Essex Region Conservation Confirms 2018 Priorities

Thursday, February 15, 2018

Two frogs peek up from the water near a log.

Essex Region – The Essex Region Conservation Authority confirmed its priority projects and programs to create a healthier and more sustainable environment for 2018 as it unanimously passed its annual budget on February 15. Initiating a regional Climate Change Adaptation Strategy, improving floodline mapping in response to a changing climate, creating over 100 acres of new habitat including an innovative wetland project and continuing to tackle phosphorus loadings in Lake Erie are just a few of the projects it has planned for the coming year.

“A robust suite of high priority projects and programs to protect and restore the natural environment of the region will be undertaken,” said Richard Wyma, ERCA’s general manager.  “These include programs to increase habitat and forest cover, maintain and expand conservation areas and trails, aid our member municipalities in protecting people and infrastructure from the dangers of flooding and erosion particularly in the era of a changing climate, and to provide meaningful education and engagement opportunities for our residents.”

The 2018 Budget totals $9,271,600, which includes a proposed levy contribution of $3,148,752. This represents an increase of $101,019, or $0.09 per household.  Of that, $51k is allocated for operations, and $50k for future asset replacement.  This levy funds less than 30% of its operations, placing ERCA in the bottom five of all Conservation Authorities, and well below the provincial average (approx. 45%).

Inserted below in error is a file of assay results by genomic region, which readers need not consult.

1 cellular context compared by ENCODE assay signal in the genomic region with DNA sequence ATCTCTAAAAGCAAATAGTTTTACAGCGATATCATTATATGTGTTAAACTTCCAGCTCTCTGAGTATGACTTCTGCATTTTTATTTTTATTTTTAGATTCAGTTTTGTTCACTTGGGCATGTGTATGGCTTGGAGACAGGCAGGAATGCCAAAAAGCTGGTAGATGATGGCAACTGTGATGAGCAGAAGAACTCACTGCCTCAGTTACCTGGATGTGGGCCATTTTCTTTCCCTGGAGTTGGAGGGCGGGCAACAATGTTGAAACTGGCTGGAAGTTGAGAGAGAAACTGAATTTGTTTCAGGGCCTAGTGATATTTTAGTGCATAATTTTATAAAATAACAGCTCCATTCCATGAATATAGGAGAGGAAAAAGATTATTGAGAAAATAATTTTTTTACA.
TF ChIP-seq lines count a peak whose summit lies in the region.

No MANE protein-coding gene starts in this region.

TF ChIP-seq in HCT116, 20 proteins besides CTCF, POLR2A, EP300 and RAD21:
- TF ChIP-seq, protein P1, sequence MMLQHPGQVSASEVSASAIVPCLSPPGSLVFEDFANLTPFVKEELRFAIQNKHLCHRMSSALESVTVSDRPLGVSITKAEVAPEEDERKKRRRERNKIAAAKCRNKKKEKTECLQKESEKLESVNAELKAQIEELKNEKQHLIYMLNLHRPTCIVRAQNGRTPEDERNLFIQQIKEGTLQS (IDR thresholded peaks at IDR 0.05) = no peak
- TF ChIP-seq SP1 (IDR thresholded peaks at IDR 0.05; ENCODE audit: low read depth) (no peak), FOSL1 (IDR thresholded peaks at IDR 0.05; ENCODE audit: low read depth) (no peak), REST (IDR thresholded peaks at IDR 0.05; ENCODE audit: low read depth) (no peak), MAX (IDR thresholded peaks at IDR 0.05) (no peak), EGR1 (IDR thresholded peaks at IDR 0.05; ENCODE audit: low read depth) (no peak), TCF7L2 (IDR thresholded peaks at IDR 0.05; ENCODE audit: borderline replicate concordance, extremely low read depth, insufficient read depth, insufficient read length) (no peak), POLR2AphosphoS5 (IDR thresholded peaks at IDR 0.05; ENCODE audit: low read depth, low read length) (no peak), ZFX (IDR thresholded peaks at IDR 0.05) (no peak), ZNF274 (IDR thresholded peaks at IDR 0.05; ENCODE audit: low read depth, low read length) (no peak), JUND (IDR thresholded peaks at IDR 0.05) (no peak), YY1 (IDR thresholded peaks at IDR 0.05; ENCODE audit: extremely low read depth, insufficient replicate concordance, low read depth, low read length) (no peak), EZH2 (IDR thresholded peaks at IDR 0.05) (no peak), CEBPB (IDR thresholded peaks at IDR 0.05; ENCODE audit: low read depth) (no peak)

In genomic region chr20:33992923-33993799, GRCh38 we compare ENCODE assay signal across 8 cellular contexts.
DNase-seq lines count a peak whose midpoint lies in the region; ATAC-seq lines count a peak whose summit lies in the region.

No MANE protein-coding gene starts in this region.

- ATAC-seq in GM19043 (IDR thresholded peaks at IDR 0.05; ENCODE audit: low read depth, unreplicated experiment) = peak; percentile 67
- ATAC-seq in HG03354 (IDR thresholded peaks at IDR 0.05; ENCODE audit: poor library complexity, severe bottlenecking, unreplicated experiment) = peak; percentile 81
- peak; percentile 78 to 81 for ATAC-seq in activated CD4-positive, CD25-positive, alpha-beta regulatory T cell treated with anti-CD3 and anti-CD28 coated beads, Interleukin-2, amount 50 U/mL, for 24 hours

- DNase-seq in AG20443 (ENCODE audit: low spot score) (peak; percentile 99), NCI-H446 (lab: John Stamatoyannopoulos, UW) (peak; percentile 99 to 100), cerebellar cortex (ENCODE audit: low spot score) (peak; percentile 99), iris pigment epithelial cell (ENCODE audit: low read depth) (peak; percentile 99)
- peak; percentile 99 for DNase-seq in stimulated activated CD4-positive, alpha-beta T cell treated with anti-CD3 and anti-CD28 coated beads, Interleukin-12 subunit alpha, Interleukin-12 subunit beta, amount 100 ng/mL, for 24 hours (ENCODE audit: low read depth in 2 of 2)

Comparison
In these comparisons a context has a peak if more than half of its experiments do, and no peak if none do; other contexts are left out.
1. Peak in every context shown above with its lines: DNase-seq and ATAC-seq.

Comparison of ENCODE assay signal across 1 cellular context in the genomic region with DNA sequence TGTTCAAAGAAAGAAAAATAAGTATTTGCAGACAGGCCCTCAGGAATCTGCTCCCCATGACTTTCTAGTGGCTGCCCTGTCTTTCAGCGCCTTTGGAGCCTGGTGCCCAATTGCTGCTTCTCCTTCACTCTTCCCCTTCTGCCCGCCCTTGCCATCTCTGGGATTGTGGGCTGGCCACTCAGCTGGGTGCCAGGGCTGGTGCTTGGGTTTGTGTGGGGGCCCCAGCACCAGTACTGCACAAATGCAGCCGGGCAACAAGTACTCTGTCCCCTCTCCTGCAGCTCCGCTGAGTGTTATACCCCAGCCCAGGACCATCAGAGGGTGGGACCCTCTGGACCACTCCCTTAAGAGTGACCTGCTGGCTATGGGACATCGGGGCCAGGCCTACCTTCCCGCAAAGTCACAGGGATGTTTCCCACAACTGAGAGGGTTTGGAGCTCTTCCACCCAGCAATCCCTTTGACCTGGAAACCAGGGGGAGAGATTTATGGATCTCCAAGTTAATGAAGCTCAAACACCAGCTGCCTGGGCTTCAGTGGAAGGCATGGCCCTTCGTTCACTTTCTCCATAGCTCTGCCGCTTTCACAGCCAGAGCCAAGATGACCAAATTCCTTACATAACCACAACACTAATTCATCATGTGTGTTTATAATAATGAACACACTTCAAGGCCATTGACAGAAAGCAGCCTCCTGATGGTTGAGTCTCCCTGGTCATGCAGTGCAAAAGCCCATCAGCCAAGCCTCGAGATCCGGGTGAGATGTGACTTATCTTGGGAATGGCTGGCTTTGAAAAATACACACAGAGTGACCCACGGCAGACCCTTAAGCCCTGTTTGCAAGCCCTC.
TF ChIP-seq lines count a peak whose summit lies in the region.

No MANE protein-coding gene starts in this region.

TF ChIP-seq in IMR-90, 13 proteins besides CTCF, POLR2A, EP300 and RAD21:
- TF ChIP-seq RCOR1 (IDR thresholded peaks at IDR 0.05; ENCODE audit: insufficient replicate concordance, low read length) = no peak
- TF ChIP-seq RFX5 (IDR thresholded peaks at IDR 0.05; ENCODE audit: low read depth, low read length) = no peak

“ERCA is unlike any other Agency, Board or Commission in that it generates tremendous revenue for the region,” Wyma adds.  “Between 2007 and 2017, ERCA received $26.5 million in total levy contributions, and generated $35 million in new outside funding to the region in support of regional environmental programs and projects.  This is in addition to the significant value of ERCA’s programs and services it provides to municipalities.”

“The knowledge and skills that ERCA provides is a cost effective way to manage regional environmental priorities,” added Chair and Amherstburg Councillor Rick Fryer.  “Without the technical expertise that ERCA is able to offer from a regional perspective, each municipality would have to fund this expertise on its own.  This relatively small contribution is an excellent investment in ensuring that our region is the Place for Life.”

For more than four decades, Essex Region Conservation has been sustaining and enriching the environment of the Windsor-Essex-Pelee Island region to ensure it is the Place for Life.


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